Recommended WordPress plugins (2023 edition)

WordPress blog screen

I last wrote about WordPress plugins almost five years ago. Since then, I’ve tried several different platforms (Ghost, ClassicPress) before switching back to WordPress. Thus, here’s an updated version of my old post, taking a look at what WordPress plugins I find useful.

Avoiding plugin problems

While there’s no exact recommended number of WordPress plugins to use, it’s advised to keep the number of plugins at a minimum. Too many plugins can lead to: plugin conflicts; using more system resources; and increase the chance of security issues (more plugins to keep up to date, etc.).

It’s also advised to uninstall (versus merely deactivating) any plugins not being used long-term.

Disable Gutenberg


For those who, like me, dislike the new block-based Gutenberg editor that’s been included by default since WordPress 5.0, I highly recommend installing Disable Gutenberg. This plugin can restore both the classic editor and the classic widgets interface.

Alternative: Classic Editor / Classic Widgets

The Classic Editor and Classic Widgets plugins are alternative options to Disable Gutenberg. These two plugins are maintained by Automattic itself (WordPress’ maintainer). However, Disable Gutenberg will do the job of both of these.



Jetpack is a plugin maintained by Automattic. It features multiple modules, and offers a wide range of features. Some of Jetpack’s functions include:

  • Basic site statistics
  • Email subscriptions for sending new blog posts
  • Contact forms (integrated with Akismet for anti-spam protection)
  • Social network share buttons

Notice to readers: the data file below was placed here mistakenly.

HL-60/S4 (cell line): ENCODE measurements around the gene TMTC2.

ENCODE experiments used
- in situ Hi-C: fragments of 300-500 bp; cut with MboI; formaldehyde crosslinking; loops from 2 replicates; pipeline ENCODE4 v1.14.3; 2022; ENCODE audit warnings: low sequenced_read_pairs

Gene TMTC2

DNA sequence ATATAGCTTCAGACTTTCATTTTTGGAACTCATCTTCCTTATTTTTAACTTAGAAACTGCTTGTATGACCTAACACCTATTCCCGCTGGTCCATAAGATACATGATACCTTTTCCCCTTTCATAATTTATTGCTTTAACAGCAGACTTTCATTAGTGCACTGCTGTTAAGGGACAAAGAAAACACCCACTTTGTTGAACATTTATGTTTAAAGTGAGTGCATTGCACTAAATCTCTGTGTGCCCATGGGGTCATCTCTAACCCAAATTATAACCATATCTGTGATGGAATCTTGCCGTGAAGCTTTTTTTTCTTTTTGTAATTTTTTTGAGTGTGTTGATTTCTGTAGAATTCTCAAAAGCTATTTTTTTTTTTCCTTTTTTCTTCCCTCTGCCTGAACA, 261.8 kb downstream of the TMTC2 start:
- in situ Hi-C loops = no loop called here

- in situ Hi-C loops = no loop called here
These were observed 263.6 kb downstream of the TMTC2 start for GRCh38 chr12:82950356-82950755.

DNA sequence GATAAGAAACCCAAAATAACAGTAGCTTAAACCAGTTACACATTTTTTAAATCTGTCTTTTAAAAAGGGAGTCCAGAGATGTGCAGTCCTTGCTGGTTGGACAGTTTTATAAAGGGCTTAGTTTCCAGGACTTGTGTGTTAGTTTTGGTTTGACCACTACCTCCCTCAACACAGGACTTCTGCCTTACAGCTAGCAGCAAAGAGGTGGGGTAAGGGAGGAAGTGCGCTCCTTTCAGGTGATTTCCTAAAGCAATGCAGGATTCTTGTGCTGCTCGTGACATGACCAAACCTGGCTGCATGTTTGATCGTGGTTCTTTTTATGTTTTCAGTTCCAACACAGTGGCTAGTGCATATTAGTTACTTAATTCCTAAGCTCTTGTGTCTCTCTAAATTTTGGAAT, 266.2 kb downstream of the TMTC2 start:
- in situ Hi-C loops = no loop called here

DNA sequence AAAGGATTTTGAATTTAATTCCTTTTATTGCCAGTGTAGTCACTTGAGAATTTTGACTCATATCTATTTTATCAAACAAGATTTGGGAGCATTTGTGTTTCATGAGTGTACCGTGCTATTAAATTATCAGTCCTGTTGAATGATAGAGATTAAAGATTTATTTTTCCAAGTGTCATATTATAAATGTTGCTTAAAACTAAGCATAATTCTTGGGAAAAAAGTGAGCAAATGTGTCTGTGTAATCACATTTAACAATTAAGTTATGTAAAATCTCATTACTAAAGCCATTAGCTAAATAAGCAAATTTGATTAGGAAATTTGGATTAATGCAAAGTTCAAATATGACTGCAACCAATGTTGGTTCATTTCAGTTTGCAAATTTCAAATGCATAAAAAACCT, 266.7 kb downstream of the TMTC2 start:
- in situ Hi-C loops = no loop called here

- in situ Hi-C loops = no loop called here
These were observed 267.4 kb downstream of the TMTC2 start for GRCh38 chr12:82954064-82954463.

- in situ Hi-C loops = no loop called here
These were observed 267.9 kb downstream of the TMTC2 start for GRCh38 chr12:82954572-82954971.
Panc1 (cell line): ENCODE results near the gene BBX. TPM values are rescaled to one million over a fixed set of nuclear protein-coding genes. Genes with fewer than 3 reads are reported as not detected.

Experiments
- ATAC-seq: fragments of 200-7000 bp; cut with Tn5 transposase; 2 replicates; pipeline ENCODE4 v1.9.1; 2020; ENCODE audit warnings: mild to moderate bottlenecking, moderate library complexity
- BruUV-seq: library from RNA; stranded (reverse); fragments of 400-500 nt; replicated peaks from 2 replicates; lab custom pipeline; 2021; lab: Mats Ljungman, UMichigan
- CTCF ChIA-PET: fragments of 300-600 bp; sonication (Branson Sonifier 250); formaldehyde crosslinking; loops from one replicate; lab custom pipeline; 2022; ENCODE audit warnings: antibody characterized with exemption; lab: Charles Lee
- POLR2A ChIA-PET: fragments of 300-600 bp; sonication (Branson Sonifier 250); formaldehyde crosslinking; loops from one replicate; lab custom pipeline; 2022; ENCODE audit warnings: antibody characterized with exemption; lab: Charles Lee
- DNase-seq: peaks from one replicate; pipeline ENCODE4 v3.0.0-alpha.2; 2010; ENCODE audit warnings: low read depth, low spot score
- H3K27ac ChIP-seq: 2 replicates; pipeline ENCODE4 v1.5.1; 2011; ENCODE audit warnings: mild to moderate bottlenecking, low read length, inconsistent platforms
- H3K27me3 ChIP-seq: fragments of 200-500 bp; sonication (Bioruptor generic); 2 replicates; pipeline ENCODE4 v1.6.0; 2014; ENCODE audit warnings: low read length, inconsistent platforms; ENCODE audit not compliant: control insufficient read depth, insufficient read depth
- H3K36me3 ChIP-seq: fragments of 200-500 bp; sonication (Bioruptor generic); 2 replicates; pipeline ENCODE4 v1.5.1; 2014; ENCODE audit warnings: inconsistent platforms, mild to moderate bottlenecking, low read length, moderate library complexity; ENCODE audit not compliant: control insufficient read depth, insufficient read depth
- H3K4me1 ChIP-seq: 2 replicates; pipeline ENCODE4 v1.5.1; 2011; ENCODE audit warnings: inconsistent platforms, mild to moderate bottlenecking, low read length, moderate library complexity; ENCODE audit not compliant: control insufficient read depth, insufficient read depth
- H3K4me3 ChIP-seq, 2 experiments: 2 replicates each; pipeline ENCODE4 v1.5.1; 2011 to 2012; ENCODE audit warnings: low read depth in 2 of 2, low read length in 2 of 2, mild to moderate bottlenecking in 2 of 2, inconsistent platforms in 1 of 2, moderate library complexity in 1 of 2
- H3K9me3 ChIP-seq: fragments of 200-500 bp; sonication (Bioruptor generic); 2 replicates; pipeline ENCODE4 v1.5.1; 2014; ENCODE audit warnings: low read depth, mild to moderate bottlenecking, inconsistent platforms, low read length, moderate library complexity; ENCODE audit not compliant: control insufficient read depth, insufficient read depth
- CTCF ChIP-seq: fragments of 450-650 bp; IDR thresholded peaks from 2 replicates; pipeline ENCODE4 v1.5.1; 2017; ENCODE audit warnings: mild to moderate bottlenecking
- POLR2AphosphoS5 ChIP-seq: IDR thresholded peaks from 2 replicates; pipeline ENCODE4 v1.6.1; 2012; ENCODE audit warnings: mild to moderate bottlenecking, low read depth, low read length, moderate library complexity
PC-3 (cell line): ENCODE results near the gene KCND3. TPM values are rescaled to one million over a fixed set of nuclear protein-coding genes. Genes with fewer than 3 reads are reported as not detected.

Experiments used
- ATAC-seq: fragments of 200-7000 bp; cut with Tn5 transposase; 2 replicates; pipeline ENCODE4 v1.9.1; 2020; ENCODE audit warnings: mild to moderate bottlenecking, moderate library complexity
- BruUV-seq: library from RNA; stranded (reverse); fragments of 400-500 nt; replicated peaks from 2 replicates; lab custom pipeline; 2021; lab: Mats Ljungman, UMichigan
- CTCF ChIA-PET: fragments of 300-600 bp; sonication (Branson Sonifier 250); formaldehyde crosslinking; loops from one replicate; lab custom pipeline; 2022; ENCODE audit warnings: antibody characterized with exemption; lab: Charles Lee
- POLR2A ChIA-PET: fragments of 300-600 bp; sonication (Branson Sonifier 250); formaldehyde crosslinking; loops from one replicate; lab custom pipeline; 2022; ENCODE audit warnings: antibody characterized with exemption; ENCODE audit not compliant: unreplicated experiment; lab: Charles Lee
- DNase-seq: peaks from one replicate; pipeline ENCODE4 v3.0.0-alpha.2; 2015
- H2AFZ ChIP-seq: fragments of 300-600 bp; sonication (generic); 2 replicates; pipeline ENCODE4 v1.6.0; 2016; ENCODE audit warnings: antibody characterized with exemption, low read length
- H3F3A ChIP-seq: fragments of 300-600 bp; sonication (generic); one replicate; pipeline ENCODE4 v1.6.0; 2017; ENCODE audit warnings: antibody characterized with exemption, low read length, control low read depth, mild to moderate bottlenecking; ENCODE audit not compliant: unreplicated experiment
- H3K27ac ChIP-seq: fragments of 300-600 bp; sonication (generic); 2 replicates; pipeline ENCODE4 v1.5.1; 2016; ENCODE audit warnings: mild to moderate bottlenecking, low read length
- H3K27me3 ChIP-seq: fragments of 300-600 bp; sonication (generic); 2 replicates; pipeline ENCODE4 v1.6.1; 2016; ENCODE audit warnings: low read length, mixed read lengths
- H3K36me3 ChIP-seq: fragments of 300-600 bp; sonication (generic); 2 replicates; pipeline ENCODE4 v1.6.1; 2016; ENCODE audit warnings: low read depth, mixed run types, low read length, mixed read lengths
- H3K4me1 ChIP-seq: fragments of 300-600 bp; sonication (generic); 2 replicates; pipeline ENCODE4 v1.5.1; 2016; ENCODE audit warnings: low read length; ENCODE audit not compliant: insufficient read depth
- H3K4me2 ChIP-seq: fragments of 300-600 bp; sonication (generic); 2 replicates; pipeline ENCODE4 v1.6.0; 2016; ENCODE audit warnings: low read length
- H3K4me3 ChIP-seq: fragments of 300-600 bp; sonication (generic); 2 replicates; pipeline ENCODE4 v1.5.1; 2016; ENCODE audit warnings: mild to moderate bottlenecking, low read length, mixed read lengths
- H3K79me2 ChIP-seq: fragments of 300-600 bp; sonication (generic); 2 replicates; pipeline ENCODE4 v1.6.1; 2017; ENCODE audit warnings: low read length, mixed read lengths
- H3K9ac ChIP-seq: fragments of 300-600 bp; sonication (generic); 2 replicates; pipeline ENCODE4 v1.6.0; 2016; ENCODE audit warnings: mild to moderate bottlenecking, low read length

One advantage of Jetpack is that it cuts down on the number of separate plugins that would otherwise be required for extending site functionality. However, some feel Jetpack is bloated, as it’s one of the more complex plugins to run on a WordPress site. Jetpack’s individual modules also might not offer as many features as separate stand-alone plugins.

Matomo Analytics


Matomo is a Google Analytics alternative that offers a similar range of website analytics. Its chief advantage over Google is, well, not being tied to Google; as it’s self-hosted, Matomo avoids Google’s privacy problems.



Redirection is a plugin that allows you to set up 301 redirects, or redirect posts/pages from one URL to another. It can also track 404 errors.

WordPress lanyards
Photo by Gounder (Pixabay / CC0)



UpdraftPlus is an easy-to-use backup plugin that can backup WordPress files, including the database, themes, plugins, and images. Said backups can automatically be stored on a cloud service such as Google Drive or Dropbox, or emailed to the site administrator. Restoring said backups is also easy to use, as I recently discovered after a site upgrade mishap.

Wordfence Security


Wordfence is one of several security-related plugins for WordPress. Some of Wordfence’s functions include:

  • Scanning a site installation for malware and other vulnerabilities
  • Limiting the number of wrong logins to block brute force attempts
  • A firewall for added security

WP Last Modified Info


WP Last Modified Info displays at the top of a blog post when the post was last modified. This is useful for those that want to indicate a post from years ago contains updated information.

Since I often update older posts, this plugin lets me easily display when I last updated the post. I can also set a post not to show an updated date, in case of minor edits (spelling errors, broken links, etc.).

WP Super Cache


WP Super Cache is one of the more popular caching plugins; like Jetpack, Super Cache is maintained by Automattic. Its function is to reduce a site’s resources by serving up cached versions of pages.

Yoast SEO


Yoast SEO is a plugin that greatly extends WordPress’ search engine optimization (SEO) functionality. The plugin sets up and manages various features, including XML sitemaps, meta elements, breadcrumbs, custom RSS feed text, and more. Yoast can also hide the “category” part of a category page URL, letting one use categories more like pages (or as I use them, as pseudo-separate blogs).

Image by Werner Moser from Pixabay


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Anthony Dean

Anthony Dean is the owner of Diverse Tech Geek and Diverse Media Notes.

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